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Whose Olympics??

StorySeptember 15, 2000
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As the 2000 Summer Olympics opened in Sydney a few hours ago, the world watched a spectacular show of lights, music and dance telling the story of Australia’s history. Or one version of it anyway. Sydney put on its best multicultural face by using traditional Aboriginal myth and music as well as brightly costumed migrant communities to color the opening ceremony. And while the corporate sponsored gala was taking place, indigenous people, migrants, students and anti-globalization activists mobilized in many different parts of Sydney to voice their dissent.

Aborigines took advantage of the international media spotlight to show the world how they have been stripped of their land, denied their culture, had their children taken away and, most recently, been refused an apology by the prime minister.

Today several thousand Aborigines marched in Sydney — some from as far away as 2,000 miles. One demonstration formed a human chain along the road outside the Sydney airport. Another act of protest was the celebration of a traditional Aboriginal ceremony called a Corobory, which was held at the so-called Aboriginal Tent Embassy in downtown Sydney. Another group camped at nearby Botany Bay, where Captain James Cook colonized Australia in 1770. There were also anti-globalization demonstrations against some of the world’s largest multinationals on board as Olympic sponsors, including Nike, McDonald’s, and Coca-Cola.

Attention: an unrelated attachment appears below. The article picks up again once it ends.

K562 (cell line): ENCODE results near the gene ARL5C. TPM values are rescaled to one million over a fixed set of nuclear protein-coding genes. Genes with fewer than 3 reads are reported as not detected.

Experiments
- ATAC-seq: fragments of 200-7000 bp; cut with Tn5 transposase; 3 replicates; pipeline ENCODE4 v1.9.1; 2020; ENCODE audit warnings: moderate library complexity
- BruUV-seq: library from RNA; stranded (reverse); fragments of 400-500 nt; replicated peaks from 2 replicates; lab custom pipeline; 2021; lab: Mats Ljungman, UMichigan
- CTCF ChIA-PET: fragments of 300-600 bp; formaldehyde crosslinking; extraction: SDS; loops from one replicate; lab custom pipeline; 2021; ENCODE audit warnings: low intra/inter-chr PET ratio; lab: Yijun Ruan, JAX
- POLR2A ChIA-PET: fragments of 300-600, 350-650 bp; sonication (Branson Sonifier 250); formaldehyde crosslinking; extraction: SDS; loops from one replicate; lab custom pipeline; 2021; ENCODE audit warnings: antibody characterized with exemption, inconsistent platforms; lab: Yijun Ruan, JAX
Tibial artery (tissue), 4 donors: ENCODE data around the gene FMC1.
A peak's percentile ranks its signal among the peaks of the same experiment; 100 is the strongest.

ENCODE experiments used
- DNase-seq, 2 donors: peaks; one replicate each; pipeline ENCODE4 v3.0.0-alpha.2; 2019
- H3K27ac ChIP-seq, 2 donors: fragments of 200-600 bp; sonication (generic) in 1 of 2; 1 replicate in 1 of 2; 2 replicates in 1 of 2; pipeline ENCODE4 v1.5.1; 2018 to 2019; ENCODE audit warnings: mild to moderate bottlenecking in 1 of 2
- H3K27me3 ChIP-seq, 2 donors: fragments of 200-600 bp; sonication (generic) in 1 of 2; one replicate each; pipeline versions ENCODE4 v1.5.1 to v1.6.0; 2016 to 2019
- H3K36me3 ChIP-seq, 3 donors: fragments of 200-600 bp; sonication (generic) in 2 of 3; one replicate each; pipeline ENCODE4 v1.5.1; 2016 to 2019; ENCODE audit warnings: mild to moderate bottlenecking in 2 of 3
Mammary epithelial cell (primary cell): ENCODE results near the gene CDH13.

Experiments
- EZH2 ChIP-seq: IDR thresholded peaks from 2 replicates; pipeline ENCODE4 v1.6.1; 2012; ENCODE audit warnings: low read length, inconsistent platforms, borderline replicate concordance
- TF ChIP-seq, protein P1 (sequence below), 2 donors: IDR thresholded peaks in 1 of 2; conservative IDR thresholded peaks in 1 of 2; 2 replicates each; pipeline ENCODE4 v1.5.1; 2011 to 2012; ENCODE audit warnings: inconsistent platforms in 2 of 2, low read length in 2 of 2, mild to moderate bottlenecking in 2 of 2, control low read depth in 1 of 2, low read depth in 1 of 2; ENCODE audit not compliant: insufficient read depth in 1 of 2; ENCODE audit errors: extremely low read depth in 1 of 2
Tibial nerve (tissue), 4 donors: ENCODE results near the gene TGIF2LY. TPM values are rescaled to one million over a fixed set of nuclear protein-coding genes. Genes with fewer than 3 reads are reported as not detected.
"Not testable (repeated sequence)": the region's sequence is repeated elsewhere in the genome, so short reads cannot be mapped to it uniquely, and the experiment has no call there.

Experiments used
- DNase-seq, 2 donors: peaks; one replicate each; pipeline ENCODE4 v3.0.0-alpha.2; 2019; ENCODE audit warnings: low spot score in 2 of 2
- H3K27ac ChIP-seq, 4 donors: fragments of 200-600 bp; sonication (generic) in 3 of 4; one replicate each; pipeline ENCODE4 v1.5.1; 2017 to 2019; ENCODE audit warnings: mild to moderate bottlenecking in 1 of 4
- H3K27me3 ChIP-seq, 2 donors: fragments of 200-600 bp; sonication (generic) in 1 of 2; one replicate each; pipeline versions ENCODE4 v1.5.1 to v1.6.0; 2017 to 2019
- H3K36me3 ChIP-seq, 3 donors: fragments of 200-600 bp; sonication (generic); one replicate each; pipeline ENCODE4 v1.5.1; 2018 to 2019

And as the Sydney Olympics gets underway, Prime Minister John Howard’s government is using the Olympics to justify sweeping new powers allowing the military to suppress domestic unrest on the streets. Visitors to Sydney for the Olympics will be greeted by Black Hawk helicopters, New South Wales state police, tens of thousands of private security guards and volunteers with powers to search and detain people. Floating just offshore were U.S. warships. Perhaps the most disturbing aspect of this new militarization of the Sydney streets are the new laws passed which give federal troops shoot-to-kill orders.

Guests:

  • Kim Bullimore, an Aboriginal organizer with the Indigenous Student Network as well as the Democratic Socialist Party in Sydney.
  • Joel Bray, a student organizer with the Indigenous Student Network.
  • Damien Lawson, a researcher with the Western Suburbs Legal Center in Melbourne.

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